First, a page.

A new system has been developed by scientists at the University of Rochester in New York which analyses tweets about restaurant visits.
The nEmesis system ranks restaurants in order of food safety by indicating how likely it is for someone to become ill after eating out. It could enable what food inspectors call "adaptive inspections," inspections guided in part by the real-time information that nEmesis provides.
The system combines machine-learning and crowdsourcing techniques to analyse millions of tweets to find people reporting food poisoning symptoms following a restaurant visit, which would be impossible to analyse manually.
The technology was first launched in New York City four months ago. In that time, the system collected 3.8 million tweets from more than 94,000 unique users in New York City, traced 23,000 restaurant visitors, and found 480 reports of likely food poisoning. They also found the tweets correlate fairly well with public inspection data by the local health department.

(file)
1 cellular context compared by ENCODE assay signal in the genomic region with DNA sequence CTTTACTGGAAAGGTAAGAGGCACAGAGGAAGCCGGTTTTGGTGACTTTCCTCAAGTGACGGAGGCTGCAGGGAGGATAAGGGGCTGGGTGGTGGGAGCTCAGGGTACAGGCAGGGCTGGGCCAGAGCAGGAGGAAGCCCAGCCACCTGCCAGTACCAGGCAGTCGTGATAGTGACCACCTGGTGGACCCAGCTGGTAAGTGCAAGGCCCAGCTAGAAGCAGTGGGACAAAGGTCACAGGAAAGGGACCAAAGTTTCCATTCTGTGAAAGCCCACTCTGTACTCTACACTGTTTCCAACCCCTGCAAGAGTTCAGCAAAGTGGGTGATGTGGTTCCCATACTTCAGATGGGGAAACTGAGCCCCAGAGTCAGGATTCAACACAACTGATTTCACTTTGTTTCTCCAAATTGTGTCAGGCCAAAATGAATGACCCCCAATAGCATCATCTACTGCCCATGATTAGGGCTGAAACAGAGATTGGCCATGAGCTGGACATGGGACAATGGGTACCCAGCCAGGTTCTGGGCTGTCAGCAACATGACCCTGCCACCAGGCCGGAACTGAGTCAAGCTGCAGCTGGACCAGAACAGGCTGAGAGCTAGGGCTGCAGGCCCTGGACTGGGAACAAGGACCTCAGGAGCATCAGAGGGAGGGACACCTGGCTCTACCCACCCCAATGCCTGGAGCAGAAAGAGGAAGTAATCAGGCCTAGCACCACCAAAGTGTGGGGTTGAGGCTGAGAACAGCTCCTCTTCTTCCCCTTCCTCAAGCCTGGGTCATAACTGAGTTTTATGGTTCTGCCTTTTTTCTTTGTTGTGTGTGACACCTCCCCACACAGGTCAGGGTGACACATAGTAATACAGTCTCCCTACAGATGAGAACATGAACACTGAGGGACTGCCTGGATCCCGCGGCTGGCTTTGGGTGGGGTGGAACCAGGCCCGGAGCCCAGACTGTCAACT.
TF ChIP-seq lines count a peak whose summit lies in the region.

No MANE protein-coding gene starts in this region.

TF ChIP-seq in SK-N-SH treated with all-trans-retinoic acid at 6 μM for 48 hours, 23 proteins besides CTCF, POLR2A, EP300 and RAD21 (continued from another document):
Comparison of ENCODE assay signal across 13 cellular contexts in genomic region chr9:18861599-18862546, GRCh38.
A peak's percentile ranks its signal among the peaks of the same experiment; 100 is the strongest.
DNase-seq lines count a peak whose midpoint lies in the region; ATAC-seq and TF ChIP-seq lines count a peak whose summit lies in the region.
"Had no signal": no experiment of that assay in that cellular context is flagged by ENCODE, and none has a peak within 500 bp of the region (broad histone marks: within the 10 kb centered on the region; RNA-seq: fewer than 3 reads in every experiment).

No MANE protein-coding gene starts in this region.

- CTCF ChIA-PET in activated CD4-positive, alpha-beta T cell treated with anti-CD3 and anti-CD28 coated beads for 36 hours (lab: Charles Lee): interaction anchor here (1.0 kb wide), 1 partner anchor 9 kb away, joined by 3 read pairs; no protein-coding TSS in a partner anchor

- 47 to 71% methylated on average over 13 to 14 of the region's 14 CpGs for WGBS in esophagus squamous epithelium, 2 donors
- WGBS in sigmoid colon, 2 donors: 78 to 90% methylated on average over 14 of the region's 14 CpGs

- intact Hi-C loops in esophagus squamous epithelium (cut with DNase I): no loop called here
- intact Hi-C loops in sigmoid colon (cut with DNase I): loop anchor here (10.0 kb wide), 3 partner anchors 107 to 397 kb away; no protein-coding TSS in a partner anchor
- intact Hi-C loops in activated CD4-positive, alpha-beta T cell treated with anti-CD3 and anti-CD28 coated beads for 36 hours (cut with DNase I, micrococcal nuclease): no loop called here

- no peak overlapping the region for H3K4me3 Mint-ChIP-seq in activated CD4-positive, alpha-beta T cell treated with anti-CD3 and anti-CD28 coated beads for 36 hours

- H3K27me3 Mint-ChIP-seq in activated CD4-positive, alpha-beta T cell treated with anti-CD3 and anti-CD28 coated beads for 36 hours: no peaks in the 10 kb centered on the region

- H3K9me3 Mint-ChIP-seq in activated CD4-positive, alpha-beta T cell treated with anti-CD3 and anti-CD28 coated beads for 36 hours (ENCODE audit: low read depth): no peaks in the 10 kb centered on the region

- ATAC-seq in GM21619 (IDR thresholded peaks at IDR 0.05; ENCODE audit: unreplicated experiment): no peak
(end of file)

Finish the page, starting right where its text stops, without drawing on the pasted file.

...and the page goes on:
"The Twitter reports are not an exact indicator, any individual case could well be due to factors unrelated to the restaurant meal, but in aggregate the numbers are revealing," said Henry Kautz, chair of the computer science department at the University of Rochester and co-author of the paper.
nEmesis can identify the restaurants by combining the data of where the person tweets from, usually from a phone, and the known locations of restaurants. This means that tweets can be "geotagged".
If a user tweets from a location that is determined to be a restaurant, the system will continue to track this person's tweets for 72 hours. If a user then tweets about feeling ill, the system captures the information that this person is now ill and had visited a specific restaurant.
Vincent Silenzio, co-author of the study, said: "People criticise folks for over sharing on Twitter and social media, but there's a benefit.
"Currently you can only identify a [bad] place after the fact. The promise of this system is that you can identify things almost in real time and provide a better detection system than you have now."